Based on our understanding, courts have collected administrative fees to cover the costs of probation and/or community supervision, detention, electronic monitoring, drug testing, criminal investigations, and public defender services. There appears to be little or no advance notice provided with respect to these costs, and family members sometimes receive bills—often in the thousands of dollars—well after their sons, daughters, or grandchildren have completed their sentences.
A study conducted by the University of California, Berkeley, School of Law’s Policy Advocacy Clinic found that the average Alameda County youth with court-ordered administrative fees is charged $2,861. Prior to 2009, the relevant figure was $243. For black juveniles, the average cost is $3,438, compared with $1,637 for white offenders. The same study found that, due to collection-related costs, Alameda County saw no net budget gain from increased enforcement of administrative fees.
While certain state statutes authorize court-related administrative fees, many of these laws require judicial determinations that those charged have the ability to pay. At least anecdotally, it appears that courts are not routinely making such determinations. In Philadelphia, families have reported challenging the costs only to be given the choice between paying the fines and seeing their loved ones charged and sentenced as adults. Young people involved in the juvenile justice system disproportionately come from low-income backgrounds. Unforeseen administrative fees can pose an additional hardship on families struggling to make ends meet and make it harder for young people to successfully reenter society.
We recognize that the concerns outlined above relate to the interpretation and enforcement of state, rather than federal, laws. OJJDP is the agency responsible for supporting state efforts to prevent and respond to juvenile delinquency and for improving the nation’s juvenile justice system. We hope that OJJDP will be able to provide additional information and guidance with regard to juvenile administrative fees. OJJPD’s vision statement declares that, in the event young people come into contact with the juvenile justice system, “the contact should be rare, fair, and beneficial to them.” We ask that you hold the practice of levying administrative fees up against these principles, and review whether it serves the rehabilitative mission of the juvenile justice system. Specifically, we would appreciate answers to the following questions:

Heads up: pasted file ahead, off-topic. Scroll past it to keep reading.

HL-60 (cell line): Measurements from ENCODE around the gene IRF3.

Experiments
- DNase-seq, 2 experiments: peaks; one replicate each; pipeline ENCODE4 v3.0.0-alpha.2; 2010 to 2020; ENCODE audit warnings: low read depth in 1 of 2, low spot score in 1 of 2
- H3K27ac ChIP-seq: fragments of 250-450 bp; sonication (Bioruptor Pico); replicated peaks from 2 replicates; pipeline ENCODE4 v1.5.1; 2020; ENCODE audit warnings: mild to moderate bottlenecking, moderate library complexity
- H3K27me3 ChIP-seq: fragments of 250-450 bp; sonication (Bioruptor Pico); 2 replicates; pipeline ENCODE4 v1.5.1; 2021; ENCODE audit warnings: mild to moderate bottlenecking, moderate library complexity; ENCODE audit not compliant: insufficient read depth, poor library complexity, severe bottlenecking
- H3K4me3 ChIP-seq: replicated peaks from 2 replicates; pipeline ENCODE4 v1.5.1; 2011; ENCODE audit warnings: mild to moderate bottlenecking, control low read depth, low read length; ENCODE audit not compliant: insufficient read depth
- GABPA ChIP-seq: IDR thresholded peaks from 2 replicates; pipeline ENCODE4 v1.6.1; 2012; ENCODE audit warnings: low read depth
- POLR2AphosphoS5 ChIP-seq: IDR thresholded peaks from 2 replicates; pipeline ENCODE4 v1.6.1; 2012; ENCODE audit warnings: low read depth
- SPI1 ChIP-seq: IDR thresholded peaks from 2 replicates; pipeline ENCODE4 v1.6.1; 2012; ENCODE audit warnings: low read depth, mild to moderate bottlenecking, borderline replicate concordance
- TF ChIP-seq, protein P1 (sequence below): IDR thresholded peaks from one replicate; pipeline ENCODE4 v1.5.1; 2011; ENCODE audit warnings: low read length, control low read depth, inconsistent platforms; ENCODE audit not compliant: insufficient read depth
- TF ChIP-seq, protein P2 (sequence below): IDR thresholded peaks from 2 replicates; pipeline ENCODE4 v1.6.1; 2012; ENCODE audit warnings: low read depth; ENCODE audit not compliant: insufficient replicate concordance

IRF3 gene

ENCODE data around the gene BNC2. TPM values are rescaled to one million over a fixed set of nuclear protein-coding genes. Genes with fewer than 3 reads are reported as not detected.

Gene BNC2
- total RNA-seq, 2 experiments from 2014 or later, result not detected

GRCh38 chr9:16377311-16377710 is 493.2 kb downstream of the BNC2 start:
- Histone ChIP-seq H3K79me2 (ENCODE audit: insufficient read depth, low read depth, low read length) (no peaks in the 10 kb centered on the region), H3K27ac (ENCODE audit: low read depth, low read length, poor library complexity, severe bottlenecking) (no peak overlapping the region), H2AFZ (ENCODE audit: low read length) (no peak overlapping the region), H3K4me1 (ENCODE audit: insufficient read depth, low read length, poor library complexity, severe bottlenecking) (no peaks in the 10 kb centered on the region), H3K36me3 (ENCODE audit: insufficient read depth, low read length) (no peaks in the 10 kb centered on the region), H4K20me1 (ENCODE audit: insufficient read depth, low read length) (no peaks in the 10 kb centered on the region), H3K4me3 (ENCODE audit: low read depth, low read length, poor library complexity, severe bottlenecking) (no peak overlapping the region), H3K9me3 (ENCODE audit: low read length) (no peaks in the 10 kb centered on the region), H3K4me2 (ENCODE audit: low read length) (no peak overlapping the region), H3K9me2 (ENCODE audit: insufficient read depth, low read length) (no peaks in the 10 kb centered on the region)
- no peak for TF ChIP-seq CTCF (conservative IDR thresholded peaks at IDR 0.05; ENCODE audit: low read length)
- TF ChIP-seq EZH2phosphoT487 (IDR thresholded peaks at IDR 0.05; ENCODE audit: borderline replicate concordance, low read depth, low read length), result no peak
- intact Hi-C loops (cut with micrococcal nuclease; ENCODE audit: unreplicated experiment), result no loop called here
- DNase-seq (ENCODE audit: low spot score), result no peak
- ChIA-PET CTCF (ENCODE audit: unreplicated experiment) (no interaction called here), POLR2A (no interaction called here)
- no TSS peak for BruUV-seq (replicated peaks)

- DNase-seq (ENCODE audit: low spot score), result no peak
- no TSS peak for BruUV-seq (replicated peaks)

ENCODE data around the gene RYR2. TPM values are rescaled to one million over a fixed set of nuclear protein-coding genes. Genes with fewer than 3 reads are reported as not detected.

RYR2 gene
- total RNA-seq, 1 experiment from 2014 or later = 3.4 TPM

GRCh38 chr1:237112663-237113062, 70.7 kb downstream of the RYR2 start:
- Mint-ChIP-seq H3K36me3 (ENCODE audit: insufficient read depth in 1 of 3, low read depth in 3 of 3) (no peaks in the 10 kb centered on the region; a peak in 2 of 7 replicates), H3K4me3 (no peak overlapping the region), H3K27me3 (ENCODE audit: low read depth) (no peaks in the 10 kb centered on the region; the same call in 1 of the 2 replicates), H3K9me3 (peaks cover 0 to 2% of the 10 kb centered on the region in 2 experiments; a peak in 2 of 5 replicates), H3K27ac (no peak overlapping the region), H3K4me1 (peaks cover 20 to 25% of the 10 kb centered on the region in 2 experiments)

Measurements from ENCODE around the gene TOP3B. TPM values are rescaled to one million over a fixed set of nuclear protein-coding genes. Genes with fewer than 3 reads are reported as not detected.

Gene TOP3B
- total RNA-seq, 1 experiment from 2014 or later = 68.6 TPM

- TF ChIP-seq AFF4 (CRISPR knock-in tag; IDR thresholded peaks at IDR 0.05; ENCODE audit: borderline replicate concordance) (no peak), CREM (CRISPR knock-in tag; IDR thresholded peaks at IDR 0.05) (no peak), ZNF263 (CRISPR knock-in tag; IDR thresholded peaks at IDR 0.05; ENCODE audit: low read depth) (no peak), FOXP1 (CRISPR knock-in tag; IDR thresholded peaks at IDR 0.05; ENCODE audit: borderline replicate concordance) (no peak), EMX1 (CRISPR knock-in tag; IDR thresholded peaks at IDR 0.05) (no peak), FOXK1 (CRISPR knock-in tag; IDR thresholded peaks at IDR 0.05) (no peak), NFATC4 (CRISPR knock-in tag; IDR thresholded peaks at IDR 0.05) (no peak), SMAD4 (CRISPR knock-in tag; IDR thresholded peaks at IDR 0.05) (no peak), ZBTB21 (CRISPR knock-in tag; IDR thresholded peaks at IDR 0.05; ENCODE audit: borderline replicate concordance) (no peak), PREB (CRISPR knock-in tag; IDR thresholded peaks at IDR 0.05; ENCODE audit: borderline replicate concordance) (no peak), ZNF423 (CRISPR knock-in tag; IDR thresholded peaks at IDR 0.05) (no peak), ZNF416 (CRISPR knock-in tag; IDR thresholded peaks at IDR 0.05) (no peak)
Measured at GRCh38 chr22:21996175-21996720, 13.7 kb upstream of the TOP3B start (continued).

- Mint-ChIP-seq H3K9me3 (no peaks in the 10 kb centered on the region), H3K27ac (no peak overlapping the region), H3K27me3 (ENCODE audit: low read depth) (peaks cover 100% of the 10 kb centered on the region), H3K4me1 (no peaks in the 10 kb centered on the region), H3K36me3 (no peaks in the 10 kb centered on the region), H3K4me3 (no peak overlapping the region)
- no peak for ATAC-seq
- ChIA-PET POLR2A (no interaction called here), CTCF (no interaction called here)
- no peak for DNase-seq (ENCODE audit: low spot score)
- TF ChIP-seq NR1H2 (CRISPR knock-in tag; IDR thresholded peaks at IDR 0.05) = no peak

(1) Does OJJDP collect data regarding the imposition of financial obligations on youth and families for the cost of juvenile justice or court administration (e.g. administrative fees, court fees, court fines, charges for confinement, treatment, or diversion programs)? If not, would such data be relevant to OJJDP’s vision and useful in its mission to support high-quality state juvenile justice systems?
(2) Does OJJDP have a policy regarding the provision of grants and/or technical assistance to states whose juvenile justice systems rely on the collection of court- and incarceration-related costs from youth and families?
(3) Does OJJDP encourage states to refrain from collecting fees, fines, and costs from family members and guardians of justice-involved youth? Does OJJDP encourage states to collect fees, fines, and costs only when there have been judicial findings concerning a youth’s ability to pay? Does OJJDP believe there are steps Congress could take to encourage a moratorium of the practice of imposing such financial obligations on youth and families?
Thank you very much for your consideration. We look forward to your response.
Sen. Robert Case
Sen. Sheldon Whitehouse